And I thought, he’s 95 years old, pushing a hand mower and feeding his chickens. Of course I am going to have a good day.

 

Mr. Perry's Chickens
He’s working on it. Give him time.

Text and images by K. Lee. And thank you also for visiting.

 

A moment of curbside kindness

A somewhat dramatic kindness was extended to me just yesterday. My wife and I labored to get a monstrous air conditioner onto a hand truck and out of our basement and set it on the curb with a sign reading, “free-works great!” As I explained to the first man who stopped by to check it out, it’s just too heavy for my wife and I to heft up into a window anymore, and especially for me with my chronic back pain issues.

a good day to find an air conditioner

The second man who stopped had already backed his hatch-back up within inches of the rare find when I noticed him standing beside the air conditioner and scratching his head. As I walked over to greet him I noticed that he only had one arm and he was clearly trying to figure out how to get the thing up and into the back of his car, and hoping, I supposed, for someone to come along and help him.

I guessed that the man, whose name was Victor, was about ten years younger than me. He was wiry, soft-spoken and determined to get that large heavy unit home and installed in his living room on what was expected to be a very humid and hot summer day.  When I told him that I wasn’t supposed to be lifting heavy things like this and it was the main reason we were giving it away, Victor was clearly disappointed, because, as he told me, it would be nighttime before he could return with his son to pick the thing up. He feared, and I think that he was correct, that the air conditioner would surely be gone if he had to return.

When I told Victor that I could, when necessary, lift things in place but not walk with heavy objects at all, I could tell that he was crafting a plan in his head. It was clear that this was a man who was accustomed to challenges like this regardless of having just one hand and one arm to tackle a task.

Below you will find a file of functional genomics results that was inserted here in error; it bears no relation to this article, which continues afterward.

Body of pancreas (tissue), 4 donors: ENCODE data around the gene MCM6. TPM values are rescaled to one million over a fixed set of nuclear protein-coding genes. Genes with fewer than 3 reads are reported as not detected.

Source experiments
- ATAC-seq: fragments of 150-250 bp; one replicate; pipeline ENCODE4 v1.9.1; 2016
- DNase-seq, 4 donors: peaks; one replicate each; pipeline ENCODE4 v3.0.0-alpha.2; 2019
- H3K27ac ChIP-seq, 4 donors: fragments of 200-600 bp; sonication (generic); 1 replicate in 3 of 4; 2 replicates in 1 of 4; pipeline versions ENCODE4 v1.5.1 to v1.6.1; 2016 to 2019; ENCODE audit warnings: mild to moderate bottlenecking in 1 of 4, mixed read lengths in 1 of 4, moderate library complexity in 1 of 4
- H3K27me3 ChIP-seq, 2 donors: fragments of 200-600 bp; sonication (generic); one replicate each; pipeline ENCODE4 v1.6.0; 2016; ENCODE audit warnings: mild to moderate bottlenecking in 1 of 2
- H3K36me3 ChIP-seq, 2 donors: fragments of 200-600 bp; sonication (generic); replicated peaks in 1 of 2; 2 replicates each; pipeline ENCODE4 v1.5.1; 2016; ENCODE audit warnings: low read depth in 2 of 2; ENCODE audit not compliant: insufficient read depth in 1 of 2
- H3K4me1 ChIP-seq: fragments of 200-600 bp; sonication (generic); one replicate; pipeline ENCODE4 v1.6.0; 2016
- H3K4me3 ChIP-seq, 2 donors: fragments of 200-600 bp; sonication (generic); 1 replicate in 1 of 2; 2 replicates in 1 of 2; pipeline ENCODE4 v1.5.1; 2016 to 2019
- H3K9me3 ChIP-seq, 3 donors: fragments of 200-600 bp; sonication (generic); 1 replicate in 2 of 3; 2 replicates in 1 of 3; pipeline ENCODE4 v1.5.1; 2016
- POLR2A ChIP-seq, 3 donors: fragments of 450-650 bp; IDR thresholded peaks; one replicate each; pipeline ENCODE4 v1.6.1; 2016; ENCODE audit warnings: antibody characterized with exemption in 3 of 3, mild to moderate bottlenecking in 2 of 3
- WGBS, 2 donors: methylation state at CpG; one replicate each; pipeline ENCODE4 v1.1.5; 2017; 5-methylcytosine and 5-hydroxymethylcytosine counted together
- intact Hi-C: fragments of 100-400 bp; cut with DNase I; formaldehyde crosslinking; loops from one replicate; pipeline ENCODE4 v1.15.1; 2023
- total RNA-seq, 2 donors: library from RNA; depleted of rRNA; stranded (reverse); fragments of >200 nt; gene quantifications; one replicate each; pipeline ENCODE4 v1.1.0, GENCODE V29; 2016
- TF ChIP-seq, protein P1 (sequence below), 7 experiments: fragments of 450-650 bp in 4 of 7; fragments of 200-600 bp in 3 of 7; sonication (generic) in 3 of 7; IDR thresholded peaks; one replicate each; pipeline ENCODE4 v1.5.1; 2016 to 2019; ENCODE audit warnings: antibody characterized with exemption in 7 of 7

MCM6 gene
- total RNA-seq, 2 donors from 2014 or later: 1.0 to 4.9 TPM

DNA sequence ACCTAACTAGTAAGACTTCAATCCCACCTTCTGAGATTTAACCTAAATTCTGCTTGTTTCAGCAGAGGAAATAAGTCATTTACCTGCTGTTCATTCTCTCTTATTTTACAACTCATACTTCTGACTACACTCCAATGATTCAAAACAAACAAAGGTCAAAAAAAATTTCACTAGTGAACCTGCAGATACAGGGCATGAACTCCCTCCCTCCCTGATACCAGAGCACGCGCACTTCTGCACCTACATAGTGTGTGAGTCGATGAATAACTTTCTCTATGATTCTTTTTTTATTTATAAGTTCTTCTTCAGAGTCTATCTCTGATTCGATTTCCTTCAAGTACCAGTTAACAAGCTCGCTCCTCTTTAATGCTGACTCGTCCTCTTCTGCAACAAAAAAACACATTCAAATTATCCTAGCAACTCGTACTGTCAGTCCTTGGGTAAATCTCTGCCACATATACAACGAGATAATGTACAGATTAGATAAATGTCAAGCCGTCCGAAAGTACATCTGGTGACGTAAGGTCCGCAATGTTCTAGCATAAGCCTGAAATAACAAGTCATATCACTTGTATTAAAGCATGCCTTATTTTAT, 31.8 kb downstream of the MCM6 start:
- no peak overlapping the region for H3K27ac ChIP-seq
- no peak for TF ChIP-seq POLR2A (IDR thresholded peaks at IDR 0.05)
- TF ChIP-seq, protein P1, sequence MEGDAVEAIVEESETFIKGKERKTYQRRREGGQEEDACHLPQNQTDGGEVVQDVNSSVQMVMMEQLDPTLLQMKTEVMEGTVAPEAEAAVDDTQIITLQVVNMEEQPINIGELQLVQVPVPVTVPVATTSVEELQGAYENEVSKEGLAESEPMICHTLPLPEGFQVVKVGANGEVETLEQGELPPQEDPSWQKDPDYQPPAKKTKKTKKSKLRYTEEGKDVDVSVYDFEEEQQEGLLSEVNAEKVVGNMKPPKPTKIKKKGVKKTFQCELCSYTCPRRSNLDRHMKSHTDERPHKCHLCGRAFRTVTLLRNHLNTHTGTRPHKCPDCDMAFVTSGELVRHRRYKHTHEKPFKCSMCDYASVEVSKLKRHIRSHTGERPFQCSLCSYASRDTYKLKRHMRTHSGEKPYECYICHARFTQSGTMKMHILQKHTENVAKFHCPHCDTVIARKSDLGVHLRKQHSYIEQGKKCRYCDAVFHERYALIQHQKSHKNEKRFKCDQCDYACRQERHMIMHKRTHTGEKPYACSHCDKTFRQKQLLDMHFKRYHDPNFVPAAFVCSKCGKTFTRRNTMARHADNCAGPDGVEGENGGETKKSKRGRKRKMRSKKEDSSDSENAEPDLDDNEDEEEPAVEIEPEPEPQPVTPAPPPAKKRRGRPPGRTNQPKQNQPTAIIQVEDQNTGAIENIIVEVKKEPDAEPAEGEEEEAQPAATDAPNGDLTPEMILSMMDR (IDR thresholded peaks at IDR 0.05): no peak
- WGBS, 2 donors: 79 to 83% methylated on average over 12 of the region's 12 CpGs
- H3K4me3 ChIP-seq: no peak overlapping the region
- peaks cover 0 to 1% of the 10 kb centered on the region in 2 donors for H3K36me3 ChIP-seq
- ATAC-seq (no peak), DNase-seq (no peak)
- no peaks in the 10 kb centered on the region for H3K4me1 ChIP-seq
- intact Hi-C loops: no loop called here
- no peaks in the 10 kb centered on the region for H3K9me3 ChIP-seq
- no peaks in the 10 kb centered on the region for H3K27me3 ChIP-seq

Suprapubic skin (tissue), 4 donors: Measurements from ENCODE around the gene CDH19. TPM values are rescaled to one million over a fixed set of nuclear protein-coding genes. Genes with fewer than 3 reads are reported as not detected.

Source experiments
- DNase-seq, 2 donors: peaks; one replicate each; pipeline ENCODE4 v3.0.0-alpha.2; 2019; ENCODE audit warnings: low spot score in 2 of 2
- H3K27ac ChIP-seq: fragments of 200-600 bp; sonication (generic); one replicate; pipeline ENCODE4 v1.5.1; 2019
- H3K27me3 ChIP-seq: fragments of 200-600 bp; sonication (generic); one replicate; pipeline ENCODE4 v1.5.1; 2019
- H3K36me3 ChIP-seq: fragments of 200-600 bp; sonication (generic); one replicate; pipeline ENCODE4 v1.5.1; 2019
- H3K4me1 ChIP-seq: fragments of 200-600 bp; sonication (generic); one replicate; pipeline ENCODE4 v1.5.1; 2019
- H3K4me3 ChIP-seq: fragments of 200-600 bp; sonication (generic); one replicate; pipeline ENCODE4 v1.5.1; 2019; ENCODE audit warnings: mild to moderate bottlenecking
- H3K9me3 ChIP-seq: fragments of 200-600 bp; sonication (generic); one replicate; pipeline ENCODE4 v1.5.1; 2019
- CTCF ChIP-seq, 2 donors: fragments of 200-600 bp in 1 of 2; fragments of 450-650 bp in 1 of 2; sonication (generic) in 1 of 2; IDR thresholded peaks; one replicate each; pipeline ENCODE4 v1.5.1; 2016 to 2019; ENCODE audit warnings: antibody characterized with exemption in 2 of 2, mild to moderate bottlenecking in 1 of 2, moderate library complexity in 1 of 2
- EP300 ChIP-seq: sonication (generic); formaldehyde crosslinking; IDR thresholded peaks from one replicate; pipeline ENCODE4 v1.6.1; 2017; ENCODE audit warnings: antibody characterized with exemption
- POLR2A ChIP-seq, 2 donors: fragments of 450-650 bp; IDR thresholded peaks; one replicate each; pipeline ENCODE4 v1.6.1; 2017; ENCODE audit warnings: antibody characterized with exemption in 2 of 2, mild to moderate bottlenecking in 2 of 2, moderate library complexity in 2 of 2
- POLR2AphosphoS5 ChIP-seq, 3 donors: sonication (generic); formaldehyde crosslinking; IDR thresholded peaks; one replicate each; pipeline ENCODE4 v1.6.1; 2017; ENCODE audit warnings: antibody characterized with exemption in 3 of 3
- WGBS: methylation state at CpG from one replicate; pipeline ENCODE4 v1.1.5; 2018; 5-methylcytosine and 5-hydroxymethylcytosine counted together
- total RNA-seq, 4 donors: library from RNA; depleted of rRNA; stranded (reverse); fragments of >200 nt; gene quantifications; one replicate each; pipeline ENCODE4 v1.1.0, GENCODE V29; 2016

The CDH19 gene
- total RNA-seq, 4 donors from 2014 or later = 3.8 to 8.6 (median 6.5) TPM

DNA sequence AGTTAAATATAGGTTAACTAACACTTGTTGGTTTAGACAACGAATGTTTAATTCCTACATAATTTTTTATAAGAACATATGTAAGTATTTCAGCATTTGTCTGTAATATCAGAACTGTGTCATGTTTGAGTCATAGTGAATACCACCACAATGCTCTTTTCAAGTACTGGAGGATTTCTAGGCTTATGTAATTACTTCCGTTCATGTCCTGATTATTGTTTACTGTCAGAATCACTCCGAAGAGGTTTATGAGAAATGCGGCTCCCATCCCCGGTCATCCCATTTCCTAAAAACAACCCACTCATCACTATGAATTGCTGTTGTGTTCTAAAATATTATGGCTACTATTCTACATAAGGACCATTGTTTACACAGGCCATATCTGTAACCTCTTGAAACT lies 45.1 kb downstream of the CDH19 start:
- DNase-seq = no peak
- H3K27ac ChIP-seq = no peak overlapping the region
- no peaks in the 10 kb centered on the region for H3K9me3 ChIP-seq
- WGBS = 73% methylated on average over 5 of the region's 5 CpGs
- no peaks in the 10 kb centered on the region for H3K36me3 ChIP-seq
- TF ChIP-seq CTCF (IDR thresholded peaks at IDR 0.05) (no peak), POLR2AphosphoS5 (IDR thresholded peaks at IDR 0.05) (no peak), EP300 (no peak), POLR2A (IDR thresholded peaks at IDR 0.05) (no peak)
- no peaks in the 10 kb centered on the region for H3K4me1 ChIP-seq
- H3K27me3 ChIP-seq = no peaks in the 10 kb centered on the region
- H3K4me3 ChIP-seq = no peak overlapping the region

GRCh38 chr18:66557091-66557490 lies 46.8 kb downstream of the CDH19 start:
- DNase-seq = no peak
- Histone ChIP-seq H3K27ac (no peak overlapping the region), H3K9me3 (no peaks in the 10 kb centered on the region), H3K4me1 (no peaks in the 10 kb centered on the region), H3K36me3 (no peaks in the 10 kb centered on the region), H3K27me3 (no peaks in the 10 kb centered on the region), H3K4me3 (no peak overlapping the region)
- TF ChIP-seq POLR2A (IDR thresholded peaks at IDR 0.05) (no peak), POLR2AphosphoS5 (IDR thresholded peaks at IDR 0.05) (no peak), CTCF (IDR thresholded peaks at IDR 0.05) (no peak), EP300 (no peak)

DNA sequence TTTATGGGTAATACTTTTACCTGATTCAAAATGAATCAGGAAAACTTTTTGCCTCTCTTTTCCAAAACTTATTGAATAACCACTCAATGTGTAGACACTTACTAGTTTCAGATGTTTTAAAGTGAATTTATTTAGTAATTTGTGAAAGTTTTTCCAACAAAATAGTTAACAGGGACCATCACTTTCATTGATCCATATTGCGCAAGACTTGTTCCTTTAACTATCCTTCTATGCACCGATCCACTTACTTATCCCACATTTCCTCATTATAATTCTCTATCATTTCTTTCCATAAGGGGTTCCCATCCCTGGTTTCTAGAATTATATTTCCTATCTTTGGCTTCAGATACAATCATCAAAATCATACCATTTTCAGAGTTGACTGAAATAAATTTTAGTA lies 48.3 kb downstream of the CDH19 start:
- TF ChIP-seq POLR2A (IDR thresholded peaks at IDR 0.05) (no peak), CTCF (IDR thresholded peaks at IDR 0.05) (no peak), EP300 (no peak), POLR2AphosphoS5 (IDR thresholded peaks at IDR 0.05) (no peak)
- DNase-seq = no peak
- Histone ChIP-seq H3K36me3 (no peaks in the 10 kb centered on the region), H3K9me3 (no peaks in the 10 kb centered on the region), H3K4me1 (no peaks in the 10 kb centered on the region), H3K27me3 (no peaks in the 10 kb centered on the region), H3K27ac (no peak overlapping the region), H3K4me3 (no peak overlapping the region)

I felt like a jerk

Rightly or wrongly, I felt like a jerk. Here I am, all limbs intact, and I can’t even help this guy? If he leaves and returns later, I will either have to get the unit off of the curb and hold it for him until he returns, which would be double the work for me and my wife, or, put a “sold” sign on the air conditioner and hope that someone else wouldn’t come along and take it anyway, especially on such a hot day.

“Wait,” I said. “I have an idea. I can lift up one end and get it to here,” while pointing at the tip of his bumper.  Victor’s face lit up with renewed hopes of getting his find home and installed in his window. Then he paused, his hand on his waist saying, “I don’t want you to hurt yourself, though. Maybe you shouldn’t?”

“I should be fine if I just lift it to here,” I said, determined that I wasn’t going to disappoint my new friend at this point in the process.

One, two, three…

“Okay then,” Victor said. “On three…” I thought that with only one arm, Victor’s lifting power would be less regardless of his rugged physical appearance, so I braced myself for an even heavier lift, just in case. But I was wrong. Very wrong. The moment we both started to lift, Victor grabbed “his half” of the unit halfway to my end and came up with his knee to where his other hand might go if he had one. He had a third of his body, twisting on one leg, under the thing by the time we reached the tip of his trunk. In fact we went right up and over the bumper itself! Victor nudged the unit safely into place and with sweat dripping down the sides of his face, he closed the hatch of his car, turned and shook my hand, saying, “We did it!”

A moment of curbside kindness

In truth there was barely a ‘we’ in the whole operation. Victor, obviously determined to spare me an injury, had a plan all along. By his adroit maneuvering, he had in effect given me far more, an invisible gift and a clear act of kindness. As Victor drove away I thought that, in this situation, it was obvious to me which one of us had the greater limitation.

A moment of curbside kindness

Text by Kevin Lee

Note: This story was inspired by the Daily Question on July 16, 2016 at Gratefulness.org that asked, “what kindnesses have I experienced.”

 

Balancing acts of stone and patience

My wife and I love rocks. But not just any rocks. They need to have a certain feel to them, a way of speaking without words that stop you in your tracks until you pick them up and consider what is possible.

Balancing acts of stone and patience.  Backyard Carins
More often than not we agree when just the right stone is a keeper. Just how it will find its place on our property and sometimes into a cairn though is a skill that Betty Ann has honed over time and I clearly have not. It’s called patience.

Balancing acts of stone and patience. Backyard Carins-3

 

 

 

 

 

And it’s clearly more than patience, too. It requires knowing and feeling out each stone and how it might balance, look and belong where it’s set.

Balancing acts of stone and patience. Backyard Carins-7

I, on the other hand, have far more patience with capturing just the right image with my camera and then editing it down to resemble as close as possible what I see and feel in a stone or a cairn.

Balancing acts of stone and patience. Backyard Carins-8

 

 

 

 

 

 

 

Did I mention that my wife likes a challenge? See below!

Balancing acts of stone and patience. more cairnsShe does…